For those who wonder how a profiler works, it’s easy told. The profiler is nothing more than a component that records the time when each function gets called and when it returns. Whenever the interpreter needs to execute a function, it tells the profiler: “I’m going to execute function F, which starts at line X of file at URL Y”. The same just after the execution of the function: “I executed Function F, bla bla”. This allows the profiler to have a clear vision on two very important kinds of information:

  • How function calls are related, i.e. the call graph
  • How much time is spent during the execution of every function

Obviously, the total time spent in a function will also include the time spent in nested function calls, but the profiler keeps track of these situations, in order to give accurate results.

So, during my journey, I managed to build the JavaScriptCore library from scratch and I started tweaking the code in order to be able to start and stop the profiling from the native code of a Titanium application. I had a quite encouraging success a couple of weeks ago and tweeted about it:

Actually I was happy about the integration, but no real profiling data was returned. After studying more deeply the code and a lot of debugging, today I’ve been able to produce a more meaningful profile of a test application, which is composed of a barebone app.js file:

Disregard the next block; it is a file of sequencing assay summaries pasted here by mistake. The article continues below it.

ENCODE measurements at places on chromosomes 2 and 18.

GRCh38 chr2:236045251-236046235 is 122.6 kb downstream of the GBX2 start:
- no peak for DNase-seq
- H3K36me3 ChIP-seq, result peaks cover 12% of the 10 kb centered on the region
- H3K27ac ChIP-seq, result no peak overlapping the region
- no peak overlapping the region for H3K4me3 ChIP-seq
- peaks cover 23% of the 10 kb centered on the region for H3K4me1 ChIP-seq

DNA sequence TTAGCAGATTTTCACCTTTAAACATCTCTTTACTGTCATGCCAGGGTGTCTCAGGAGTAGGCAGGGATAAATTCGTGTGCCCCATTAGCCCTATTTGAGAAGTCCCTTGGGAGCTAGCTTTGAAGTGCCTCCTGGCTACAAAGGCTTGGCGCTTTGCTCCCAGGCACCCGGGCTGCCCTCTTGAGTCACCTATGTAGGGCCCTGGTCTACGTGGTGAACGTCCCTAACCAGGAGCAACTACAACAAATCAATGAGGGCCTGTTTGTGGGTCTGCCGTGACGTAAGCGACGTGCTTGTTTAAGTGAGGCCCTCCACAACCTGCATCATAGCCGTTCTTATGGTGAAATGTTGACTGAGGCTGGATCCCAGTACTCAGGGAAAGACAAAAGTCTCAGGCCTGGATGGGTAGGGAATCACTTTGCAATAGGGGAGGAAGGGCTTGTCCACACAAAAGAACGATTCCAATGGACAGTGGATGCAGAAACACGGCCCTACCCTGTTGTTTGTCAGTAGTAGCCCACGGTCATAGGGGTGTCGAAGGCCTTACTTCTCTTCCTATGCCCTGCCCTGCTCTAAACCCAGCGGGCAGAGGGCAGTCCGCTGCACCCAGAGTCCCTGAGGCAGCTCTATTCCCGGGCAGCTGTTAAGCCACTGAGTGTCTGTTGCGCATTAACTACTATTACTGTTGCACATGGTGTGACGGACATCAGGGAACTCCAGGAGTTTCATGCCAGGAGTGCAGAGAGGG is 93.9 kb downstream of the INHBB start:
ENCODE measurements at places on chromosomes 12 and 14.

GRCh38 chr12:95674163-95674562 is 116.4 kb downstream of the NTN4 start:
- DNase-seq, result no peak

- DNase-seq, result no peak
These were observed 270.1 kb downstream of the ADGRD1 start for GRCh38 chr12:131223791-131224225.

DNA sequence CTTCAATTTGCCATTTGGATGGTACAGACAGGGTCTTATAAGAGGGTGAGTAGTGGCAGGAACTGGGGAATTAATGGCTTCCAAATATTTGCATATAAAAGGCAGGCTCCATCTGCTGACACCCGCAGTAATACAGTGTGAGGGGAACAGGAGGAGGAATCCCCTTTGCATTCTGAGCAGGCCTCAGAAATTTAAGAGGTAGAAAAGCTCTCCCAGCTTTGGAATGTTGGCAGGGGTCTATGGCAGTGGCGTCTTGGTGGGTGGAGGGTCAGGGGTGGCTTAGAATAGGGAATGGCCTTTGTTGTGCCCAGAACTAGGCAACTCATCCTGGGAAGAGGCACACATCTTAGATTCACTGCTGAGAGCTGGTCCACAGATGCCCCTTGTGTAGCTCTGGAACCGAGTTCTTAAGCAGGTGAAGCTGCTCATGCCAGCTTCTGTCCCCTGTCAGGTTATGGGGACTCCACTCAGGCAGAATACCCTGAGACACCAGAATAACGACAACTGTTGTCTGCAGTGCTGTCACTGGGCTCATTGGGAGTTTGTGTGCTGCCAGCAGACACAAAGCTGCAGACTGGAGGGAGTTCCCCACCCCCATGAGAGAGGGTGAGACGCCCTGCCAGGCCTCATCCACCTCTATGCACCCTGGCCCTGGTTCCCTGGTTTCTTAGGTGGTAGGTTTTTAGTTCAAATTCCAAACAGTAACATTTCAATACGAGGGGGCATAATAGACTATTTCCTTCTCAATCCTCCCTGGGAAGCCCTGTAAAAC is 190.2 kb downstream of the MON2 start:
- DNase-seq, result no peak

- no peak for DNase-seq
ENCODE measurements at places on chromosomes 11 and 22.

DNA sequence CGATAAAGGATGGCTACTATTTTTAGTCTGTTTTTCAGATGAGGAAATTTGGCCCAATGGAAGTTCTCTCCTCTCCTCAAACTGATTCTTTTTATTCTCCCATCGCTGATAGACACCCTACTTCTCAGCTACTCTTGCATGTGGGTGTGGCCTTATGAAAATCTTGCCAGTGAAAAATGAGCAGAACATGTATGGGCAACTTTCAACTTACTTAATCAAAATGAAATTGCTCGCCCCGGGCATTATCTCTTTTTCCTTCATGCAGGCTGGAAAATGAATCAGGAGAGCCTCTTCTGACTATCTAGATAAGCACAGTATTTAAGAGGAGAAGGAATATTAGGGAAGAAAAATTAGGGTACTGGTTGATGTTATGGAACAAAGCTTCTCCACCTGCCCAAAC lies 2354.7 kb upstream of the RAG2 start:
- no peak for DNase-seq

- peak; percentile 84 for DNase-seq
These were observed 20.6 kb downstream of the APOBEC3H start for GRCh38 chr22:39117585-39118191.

app.js
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Ti.include('included.js');

function launch_test1() {
    test1();
}

function launch_test2() {
    test2();
}

launch_test1();
launch_test2();

and a module containing a couple of functions performing some useless math tasks. The module is suitable to be either included via Ti.include(), or required through CommonJS require():

included.js
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var exports = exports || {};

function test1() {
    var sum = 0;
    for (var i = 0; i < 1000000; i++) {
        sum = sum + Math.cos(i);
    }
    Ti.API.info('result 1: ' + sum);
}

var test2 = function() {
    var sum = 0;
    for (var i = 0; i < 1000000; i++) {
        sum += Math.sin(i/1000);
    }
    Ti.API.info('result 2: ' + sum);
};

exports.test1 = test1;
exports.test2 = test2;

Please note that the two test functions in included.js are defined in different ways. The first is defined as a named function test1(), while the other is defined as an anonymous function, which is assigned to the variable test2.

Now let’s have a look at what results we have in the Xcode console when I run this program with Ti 2.0.0 and my modified version of the TiJSCore library (click on the image to see it at full size with annotations):